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No major mutation in Covid virus in India: PMO

No major mutation in Covid virus in India: PMO
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New Delhi: As the work continues to develop an effective vaccine for COVID-19, the government on Saturday said two pan-India studies on the genome of the virus in India suggest it is genetically stable and has shown no major mutation.

There had been concerns in some quarters that any major mutation detected in the novel Coronavirus could hinder the development of an effective vaccine. However, some recent global studies have said the vaccines currently being developed for COVID-19 should not be affected by recent mutations.

Mutation typically refers to the property of a virus to change

when it multiplies and the virus may develop some new strains after

it replicates. In cases, the new strains tend to be less effective and therefore die out soon, while more powerful strains may lead to faster spread of the virus.

Meanwhile, India's Covid caseload went past 74 lakh, while the number of people who have recuperated from the disease crossed 65

lakh pushing the recovery rate to 87.78 per cent, according to data updated by the Union Health ministry on Saturday.

The Coronavirus death toll climbed to 1,12,998 with the virus claiming 837 lives in a day, while the infection tally mounted to 74,32,680 with 62,212 new cases being reported, the data updated at 8 am showed.

The active cases of Coronavirus infection dropped below eight lakh for the first time in one-and-half months, the ministry said. For nine days in a row, the active cases remained below nine lakh.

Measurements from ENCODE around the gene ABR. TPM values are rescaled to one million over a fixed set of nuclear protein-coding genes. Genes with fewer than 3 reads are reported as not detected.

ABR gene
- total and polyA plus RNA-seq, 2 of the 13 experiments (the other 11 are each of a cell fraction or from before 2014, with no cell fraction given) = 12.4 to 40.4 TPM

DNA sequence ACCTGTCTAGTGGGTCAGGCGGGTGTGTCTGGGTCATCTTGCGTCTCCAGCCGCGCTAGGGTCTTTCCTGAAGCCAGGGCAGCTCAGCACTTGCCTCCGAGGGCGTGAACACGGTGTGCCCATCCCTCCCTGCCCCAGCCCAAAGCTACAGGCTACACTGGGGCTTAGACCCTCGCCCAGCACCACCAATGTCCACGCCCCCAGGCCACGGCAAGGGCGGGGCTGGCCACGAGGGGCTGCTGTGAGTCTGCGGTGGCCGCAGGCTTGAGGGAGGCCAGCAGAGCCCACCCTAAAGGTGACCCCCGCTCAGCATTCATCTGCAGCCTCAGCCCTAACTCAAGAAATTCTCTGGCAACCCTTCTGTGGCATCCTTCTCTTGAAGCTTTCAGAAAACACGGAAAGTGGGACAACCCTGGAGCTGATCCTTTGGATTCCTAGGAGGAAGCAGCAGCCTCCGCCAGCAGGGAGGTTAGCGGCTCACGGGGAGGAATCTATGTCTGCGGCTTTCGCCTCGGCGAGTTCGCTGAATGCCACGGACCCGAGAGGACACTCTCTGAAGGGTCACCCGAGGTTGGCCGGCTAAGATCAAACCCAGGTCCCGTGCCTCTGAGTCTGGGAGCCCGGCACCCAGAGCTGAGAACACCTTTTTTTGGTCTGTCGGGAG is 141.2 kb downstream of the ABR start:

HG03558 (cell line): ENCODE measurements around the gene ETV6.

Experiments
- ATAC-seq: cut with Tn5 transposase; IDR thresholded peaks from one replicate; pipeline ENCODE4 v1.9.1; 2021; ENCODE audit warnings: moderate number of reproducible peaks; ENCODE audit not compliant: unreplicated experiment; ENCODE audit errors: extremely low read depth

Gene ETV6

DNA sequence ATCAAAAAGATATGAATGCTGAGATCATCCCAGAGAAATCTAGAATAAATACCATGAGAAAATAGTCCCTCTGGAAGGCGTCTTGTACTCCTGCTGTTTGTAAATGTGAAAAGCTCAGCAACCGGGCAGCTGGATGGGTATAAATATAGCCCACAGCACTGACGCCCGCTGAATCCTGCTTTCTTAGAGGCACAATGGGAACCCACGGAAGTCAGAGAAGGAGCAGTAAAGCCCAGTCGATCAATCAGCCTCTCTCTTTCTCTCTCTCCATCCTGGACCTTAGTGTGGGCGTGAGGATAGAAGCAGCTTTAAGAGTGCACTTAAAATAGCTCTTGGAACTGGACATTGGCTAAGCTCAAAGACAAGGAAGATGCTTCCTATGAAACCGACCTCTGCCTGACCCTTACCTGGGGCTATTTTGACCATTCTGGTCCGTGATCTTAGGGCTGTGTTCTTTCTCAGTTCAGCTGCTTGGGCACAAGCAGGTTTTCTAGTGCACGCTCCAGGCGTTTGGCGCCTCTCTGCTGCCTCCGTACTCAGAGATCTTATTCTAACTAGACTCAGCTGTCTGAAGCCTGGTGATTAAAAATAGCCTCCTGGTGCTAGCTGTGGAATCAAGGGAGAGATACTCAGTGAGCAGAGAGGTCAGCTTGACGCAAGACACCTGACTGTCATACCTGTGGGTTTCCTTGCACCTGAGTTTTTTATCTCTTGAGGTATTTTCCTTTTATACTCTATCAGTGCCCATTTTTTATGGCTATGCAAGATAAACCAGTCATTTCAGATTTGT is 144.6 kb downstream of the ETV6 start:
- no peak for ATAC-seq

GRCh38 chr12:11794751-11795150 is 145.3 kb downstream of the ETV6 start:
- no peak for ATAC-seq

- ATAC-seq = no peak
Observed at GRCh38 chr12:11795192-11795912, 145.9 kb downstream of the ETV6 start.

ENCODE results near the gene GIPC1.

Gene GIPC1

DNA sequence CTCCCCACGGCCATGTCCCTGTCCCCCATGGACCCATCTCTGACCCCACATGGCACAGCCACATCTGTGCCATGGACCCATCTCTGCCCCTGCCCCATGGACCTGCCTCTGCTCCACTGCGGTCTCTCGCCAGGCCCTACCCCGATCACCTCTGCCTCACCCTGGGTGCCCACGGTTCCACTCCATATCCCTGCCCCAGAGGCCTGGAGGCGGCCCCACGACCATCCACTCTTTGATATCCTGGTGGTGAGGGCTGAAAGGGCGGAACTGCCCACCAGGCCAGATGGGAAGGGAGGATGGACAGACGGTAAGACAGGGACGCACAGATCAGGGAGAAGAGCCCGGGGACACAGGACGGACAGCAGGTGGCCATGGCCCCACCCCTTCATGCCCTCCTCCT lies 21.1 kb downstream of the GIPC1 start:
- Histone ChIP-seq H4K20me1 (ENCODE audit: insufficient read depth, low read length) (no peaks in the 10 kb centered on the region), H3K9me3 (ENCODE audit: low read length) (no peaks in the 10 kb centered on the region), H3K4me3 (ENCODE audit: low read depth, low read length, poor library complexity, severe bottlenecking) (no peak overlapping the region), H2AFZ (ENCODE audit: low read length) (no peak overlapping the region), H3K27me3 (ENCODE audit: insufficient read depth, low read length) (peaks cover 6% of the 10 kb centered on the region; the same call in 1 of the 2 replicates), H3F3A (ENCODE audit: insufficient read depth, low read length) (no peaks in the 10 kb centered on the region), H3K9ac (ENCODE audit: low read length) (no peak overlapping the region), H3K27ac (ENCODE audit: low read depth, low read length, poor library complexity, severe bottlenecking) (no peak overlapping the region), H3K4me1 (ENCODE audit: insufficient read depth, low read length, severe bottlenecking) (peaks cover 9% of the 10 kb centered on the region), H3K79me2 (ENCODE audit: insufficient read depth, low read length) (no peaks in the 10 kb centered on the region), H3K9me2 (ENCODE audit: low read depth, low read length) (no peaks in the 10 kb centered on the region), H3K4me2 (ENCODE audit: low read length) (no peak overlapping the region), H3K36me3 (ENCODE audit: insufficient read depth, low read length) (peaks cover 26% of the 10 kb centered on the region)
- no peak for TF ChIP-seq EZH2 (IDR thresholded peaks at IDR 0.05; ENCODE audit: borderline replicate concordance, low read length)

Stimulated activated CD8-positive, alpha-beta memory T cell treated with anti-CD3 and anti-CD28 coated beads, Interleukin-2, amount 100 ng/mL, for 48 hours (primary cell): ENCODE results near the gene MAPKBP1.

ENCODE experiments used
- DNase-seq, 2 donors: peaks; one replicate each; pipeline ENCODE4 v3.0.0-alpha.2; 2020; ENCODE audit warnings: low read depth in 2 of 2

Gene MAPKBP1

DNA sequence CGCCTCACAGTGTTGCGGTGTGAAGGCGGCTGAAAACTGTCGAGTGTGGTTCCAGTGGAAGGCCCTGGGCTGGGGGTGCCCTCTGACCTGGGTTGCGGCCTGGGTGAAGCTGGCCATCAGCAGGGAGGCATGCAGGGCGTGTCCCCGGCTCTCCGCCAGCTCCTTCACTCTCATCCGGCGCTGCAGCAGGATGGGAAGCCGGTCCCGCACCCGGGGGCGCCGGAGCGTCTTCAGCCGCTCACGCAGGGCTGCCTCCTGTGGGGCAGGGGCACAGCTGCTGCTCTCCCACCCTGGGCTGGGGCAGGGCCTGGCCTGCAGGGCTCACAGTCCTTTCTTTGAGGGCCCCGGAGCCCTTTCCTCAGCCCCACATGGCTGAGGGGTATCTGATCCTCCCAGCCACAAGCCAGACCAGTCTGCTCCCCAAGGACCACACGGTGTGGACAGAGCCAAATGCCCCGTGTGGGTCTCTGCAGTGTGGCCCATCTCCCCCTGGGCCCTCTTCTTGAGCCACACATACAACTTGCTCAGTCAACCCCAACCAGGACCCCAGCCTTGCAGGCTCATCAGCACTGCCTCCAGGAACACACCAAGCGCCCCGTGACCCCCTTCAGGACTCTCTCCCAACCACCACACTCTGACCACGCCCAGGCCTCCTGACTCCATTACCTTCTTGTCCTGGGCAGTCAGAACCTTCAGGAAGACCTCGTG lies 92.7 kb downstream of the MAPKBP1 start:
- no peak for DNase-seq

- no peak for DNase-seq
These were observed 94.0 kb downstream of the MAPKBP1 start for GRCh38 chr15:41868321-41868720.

There are 7,95,087 active cases of the infection in the country which comprises 10.70 per cent of the total caseload, while the recoveries have surged to 65,24,595, according to the data.

After a review meeting chaired by Prime Minister Narendra Modi on the COVID-19 pandemic situation, and vaccine delivery, distribution and administration preparedness, the Prime Minister's Office said in a statement that three vaccines are in advanced stages of development in India, out of which two are in Phase II and one is in Phase-III.

The PMO further said: "Two pan-India studies on the Genome of SARS-CoV-2 (COVID-19 virus) in India conducted by ICMR and the Department of Biotechnology (DBT) suggest that the virus is genetically stable and there is no major mutation in the virus."

Last month, Union Health minister Harsh Vardhan had said no significant or drastic mutations have been found in strains of SARS-CoV-2 in India till now.

He had also said the ICMR (Indian Council of Medical Research) was conducting large-scale sequencing of nationally representative strains collected over a few months and detailed results on mutations of the virus will be available in early October.

Replying to a query on mutations of SARS-COV2, ICMR Director-General Dr Balram Bhargava had said at a press briefing earlier this week that minor changes called "drifts" may happen from time to time, but major genetic mutations of viruses or "shifts" may happen in about a decade or two.

In this context, the effectiveness of a vaccine will not be determined by minor "drifts", he had said.

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